This buffer stock expands when private sector activity declines, and declines when private sector activity expands, much like today's unemployed buffer stocks.

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  15. Hi, there's a facebook page I've joined recently - it's aimed at the mature-age job seeker group - and reading through the continuous conversations about people's problems, and issues regarding inability to get a job, but wanting to get a job (despite ongoing medical conditions), their frustrations with the system, lack of information flow regarding their rights etc, and the government's persistent lack of insight into the whole situation - is really depressing. There's more than 2,000 members on this site and it grows daily. It shows what a huge disconnect there is between our government's administering of the system, and their constituents. It appears that our well paid pollies (on most sides) have no insight of the situation, and moreover, just don't care. Amazing when you think of the perks, privileges and salaries they earn ....all for doing NOTHING.

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  16. Loved the article, lots of laughs.

    I am 54 years old and volunteer at a centrelink certified volunteer organisation. My new JSP has told me that I can no longer volunteer at this organisation but must now “work for the dole” for 15 hours per week. The manager has told me that there is now no difference between volunteering and work for the dole and that if you do volunteer , it must be at an organisation that has been reviewed and approved as a work for the dole organisation. Therefore I must either 1) stop my volunteer work at my current not for profit charitable organisation and go and work for their work for the dole organisation OR 2) let my JSP arrange for my current not for profit organisation to be accessed and approved as one of their work for the dole organisation OR 3) go off centrelink benefit. This goes against what I have been told by department of employment and what the above article contains however the JSP is all powerful and gets to make you do whatever suits them for them to get money to place you in work for the dole. When I asked them about what I should do when I get some casual part time work when working for the dole, they thought this might be a problem with the work for the dole organisation. In the end, I suggested that I could knock back the paid work so that I could continue doing the work for the dole work and they seemed happy with that suggestion. In the two interviews I have had with this new JSP, they have shown no interest in finding me a job or in the organisations that I have applied for jobs at. I have lost the will to stand up to them as they are not interested in me finding paid work and are only interested in me working for the dole. I am living in an episode of Utopia !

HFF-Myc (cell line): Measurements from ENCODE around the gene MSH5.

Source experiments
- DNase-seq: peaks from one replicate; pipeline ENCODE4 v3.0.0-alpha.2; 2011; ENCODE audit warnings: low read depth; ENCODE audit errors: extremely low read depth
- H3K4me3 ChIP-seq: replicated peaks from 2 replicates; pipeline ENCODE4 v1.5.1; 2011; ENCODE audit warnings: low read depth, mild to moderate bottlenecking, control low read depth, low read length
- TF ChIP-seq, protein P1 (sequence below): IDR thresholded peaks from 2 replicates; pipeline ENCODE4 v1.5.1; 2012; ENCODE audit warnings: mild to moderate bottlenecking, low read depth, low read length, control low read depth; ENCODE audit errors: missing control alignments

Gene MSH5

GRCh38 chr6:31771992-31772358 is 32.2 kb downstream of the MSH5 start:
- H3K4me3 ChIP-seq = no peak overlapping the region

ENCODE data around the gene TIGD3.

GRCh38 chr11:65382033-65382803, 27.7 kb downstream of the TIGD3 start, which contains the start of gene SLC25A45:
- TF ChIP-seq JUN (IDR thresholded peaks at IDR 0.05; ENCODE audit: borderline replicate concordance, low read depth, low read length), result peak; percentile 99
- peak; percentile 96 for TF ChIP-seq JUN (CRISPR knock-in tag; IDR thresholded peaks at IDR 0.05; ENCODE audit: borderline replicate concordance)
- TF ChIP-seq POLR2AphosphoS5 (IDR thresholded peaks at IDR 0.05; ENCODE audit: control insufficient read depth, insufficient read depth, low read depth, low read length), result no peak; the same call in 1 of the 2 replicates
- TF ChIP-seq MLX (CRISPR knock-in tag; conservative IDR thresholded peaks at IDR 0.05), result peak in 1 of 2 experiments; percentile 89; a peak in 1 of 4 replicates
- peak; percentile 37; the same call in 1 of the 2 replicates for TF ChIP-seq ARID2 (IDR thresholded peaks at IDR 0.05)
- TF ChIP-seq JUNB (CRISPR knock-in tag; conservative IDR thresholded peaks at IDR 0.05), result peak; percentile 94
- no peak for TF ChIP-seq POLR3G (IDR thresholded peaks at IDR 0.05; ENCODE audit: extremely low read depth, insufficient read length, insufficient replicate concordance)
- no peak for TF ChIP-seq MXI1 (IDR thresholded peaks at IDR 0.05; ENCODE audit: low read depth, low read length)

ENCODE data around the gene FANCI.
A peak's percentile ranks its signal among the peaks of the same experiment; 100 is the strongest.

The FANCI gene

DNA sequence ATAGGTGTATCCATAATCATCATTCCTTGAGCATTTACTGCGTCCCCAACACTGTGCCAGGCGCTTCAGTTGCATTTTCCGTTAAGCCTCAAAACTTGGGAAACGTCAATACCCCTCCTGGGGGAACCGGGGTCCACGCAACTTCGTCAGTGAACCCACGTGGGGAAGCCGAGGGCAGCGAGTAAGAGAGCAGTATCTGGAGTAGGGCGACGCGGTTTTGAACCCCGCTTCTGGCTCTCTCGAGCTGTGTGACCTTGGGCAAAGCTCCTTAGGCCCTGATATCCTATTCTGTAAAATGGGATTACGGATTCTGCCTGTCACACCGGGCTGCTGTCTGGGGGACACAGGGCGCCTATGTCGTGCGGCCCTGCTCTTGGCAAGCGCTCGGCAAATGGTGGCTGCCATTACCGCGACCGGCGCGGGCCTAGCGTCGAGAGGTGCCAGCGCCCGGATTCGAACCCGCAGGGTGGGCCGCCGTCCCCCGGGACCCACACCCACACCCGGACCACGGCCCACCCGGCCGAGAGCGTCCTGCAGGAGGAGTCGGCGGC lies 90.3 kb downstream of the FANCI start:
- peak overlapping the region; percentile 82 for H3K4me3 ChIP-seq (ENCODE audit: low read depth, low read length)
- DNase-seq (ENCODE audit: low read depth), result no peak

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    1. It's so damn ridiculous that if there's a volunteer role that particularly interests you, or your passionate about, or maybe it's close to home - then it makes perfect, logical sense you remain there. I think it's time they renamed JobActive, Faulty Towers Unemployment Industries Inc. Actually, I'm in your situation. Have had the jobactive initial visit. Although they didn't specify anything about workfordole. I have however, of my own choice lined up 2 volly roles that I'm particularly interested in. So I hope I don't have to go through the same stupid situation that you have had to put up with. It makes no sense. Actually, I've turned into such an "angry old woman" that should they insist I go to a volly centre of "only of their choice" I'll be beating a path to my local MP. If you'd ever like to write a guest post for this blog about your experience re jobactive & so forth, please do. Send via the Contacts page. We need to hear more stories like yours. And there are very few platforms through which to air them

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  17. I was laughing so much that I ended up crying. I too have been told I am not disabled enough to receive DSP despite having received it twice in the past and instead of staying on it stopped my payment when I got well enough to work. Now I have many more health issues and I am not well enough to work 8 hours a week as documented by my Dr however I now am not disabled enough for DSP but I do have a disability job provider and a pension card!!! I too want to be able to have the space I need without stress in the hopes of eventually finding employment. I have refused to be a volunteer for NS because if I am well enough to do that which I am not then find me a job where I can earn income rather than continually working for the pittance they call Newstart. Newstart towards poverty!!!

    Oh and I have close on 9 years before I can live in the lap of luxury on the age pension. Something to look forward to!!

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    1. Thank you for reading my article and commenting. I'm glad it could brighten your day by making you laugh so hard you cried. We need all the bright days and joy we can find.

      All the best
      Monica